If I Forget You
"Thomas Christopher Greene's If I Forget You is the most moving and beautifully-written love story I've read since Cold Mountain."—Howard Frank Mosher, author of God's Kingdom
Two former lovers reconnect in this beautiful and haunting tale of great lost love from the critically acclaimed author of The Headmaster's Wife
Deeply affecting and compulsively readable, The Headmaster's Wife was a breakout book for Thomas Christopher Greene. Now, Greene returns with a beautifully written, emotional new novel perfect for his growing audience.
Twenty-one years after they were driven apart by circumstances beyond their control, two former lovers have a chance encounter on a Manhattan street. What follows is a tense, suspenseful exploration of the many facets of enduring love. Told from altering points of view through time, If I Forget You tells the story of Henry Gold, a poet whose rise from poverty embodies the American dream, and Margot Fuller, the daughter of a prominent, wealthy family, and their unlikely, star-crossed love affair, complete with the secrets they carry when they find each other for the second time.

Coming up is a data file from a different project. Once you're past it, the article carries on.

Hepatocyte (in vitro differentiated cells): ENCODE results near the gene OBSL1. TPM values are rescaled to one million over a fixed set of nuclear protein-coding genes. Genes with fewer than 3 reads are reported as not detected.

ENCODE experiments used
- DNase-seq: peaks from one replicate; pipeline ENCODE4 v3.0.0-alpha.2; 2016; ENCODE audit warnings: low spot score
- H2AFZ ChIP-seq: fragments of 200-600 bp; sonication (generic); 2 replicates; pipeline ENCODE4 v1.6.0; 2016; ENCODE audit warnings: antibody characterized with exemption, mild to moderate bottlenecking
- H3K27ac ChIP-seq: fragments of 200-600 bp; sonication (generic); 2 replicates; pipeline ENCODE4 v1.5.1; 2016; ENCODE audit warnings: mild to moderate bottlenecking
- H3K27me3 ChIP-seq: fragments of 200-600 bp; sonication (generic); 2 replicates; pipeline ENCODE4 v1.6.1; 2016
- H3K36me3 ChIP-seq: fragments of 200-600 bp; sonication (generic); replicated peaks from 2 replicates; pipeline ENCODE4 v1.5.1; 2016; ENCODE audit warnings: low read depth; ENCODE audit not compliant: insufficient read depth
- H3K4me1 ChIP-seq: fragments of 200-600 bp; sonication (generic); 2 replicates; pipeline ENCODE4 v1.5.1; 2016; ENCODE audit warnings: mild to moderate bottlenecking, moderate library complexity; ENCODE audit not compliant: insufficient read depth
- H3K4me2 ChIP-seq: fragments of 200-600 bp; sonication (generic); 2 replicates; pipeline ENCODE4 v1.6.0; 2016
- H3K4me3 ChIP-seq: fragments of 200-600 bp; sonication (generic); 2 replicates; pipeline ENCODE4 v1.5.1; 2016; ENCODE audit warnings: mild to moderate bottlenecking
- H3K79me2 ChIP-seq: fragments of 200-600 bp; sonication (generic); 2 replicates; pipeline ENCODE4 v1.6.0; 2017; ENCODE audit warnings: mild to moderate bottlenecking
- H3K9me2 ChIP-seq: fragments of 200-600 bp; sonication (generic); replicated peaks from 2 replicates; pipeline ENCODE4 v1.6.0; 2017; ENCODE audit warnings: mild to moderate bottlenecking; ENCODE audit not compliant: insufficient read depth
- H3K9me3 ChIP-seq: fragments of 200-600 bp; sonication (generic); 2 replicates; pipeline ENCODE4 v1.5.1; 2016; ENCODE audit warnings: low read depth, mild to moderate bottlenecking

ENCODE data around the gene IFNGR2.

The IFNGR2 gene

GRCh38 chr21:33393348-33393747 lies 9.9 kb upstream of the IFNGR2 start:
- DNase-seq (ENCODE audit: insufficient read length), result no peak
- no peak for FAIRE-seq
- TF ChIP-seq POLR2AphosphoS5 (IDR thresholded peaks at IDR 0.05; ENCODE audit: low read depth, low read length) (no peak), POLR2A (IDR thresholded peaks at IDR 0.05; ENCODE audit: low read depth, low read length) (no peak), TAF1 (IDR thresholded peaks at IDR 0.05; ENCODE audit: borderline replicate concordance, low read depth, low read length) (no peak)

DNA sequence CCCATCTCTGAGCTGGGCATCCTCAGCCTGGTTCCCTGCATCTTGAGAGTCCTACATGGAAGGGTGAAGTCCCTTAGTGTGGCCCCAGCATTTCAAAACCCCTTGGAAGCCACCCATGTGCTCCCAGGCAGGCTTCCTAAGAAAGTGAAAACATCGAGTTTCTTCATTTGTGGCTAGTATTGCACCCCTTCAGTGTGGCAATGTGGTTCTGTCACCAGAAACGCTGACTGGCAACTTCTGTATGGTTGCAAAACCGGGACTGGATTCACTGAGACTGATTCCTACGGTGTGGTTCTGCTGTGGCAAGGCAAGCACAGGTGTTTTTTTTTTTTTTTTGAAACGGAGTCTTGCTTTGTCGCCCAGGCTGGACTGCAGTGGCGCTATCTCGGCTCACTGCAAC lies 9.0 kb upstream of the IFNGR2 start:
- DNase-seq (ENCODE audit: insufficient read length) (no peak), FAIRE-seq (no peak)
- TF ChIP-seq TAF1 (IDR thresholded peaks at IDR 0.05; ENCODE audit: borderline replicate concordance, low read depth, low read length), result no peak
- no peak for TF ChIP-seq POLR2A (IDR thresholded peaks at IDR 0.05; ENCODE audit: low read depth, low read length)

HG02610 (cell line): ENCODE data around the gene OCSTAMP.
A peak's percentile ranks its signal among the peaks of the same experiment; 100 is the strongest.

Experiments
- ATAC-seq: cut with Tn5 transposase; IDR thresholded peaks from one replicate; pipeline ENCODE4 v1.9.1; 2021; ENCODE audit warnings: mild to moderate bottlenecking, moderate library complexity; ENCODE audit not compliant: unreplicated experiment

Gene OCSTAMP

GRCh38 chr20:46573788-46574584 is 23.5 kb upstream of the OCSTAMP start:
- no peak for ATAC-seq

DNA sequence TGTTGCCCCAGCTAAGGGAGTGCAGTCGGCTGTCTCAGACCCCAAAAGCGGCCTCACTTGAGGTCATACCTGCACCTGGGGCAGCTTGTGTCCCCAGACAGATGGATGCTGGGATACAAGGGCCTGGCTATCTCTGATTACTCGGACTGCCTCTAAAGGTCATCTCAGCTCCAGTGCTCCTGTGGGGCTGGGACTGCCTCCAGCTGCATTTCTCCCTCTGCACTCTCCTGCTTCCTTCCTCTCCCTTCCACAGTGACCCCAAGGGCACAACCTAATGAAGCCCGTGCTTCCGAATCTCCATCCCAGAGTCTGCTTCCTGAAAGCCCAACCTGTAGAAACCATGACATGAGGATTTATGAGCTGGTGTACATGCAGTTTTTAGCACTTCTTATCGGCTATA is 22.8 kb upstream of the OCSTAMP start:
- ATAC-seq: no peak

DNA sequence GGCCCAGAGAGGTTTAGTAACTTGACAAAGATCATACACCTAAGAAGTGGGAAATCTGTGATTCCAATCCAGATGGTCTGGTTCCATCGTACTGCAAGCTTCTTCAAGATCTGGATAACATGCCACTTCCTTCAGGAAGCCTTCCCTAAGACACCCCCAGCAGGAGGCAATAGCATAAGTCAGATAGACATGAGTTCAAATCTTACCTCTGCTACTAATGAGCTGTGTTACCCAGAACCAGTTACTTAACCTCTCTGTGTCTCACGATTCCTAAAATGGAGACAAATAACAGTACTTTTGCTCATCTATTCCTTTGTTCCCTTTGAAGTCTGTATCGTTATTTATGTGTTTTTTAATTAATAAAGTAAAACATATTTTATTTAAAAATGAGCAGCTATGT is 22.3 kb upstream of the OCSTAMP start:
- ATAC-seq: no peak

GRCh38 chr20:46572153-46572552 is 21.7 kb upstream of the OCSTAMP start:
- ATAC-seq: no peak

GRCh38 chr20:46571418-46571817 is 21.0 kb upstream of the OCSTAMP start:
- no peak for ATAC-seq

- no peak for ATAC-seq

Written in lyrical prose, If I Forget You is at once a great love story, a novel of marriage, manners, and family, a meditation on the nature of art, a moving elegy to what it means to love and to lose, and how the choices we make can change our lives forever.
Greene (The Headmaster's Wife) begins this dramatic novel in 2012 with two former lovers, prize-winning poet Henry Gold and Connecticut housewife Margot Baldwin, catching sight of each other on a Manhattan street. Both are instantly thrown back in time to the campus of Bannister College in 1991, where the two first met. Despite being from two different worlds he was Jewish and poor, she was WASPy and wealthy they fell in love. Then a tragic circumstance forced the two of them apart, and they haven't seen or been in contact with one another since. When they finally reconnect, all those old emotions come rushing back. Will Henry, settled into his comfortable divorced-dad life in Manhattan, and Margot, trapped in a loveless marriage in which she has two children, rekindle the love they lost 21 years ago, or will old secrets and hurts stand in the way of their future happiness? Greene applies a rigorous intelligence to a familiar premise. Piled-on melodramatic elements (an overbearing father, an act of violence) and a pat ending threaten to undermine the care with which he has created two believable and empathetic characters. Nevertheless, readers will be rooting to see Henry and Margot together again despite the odds.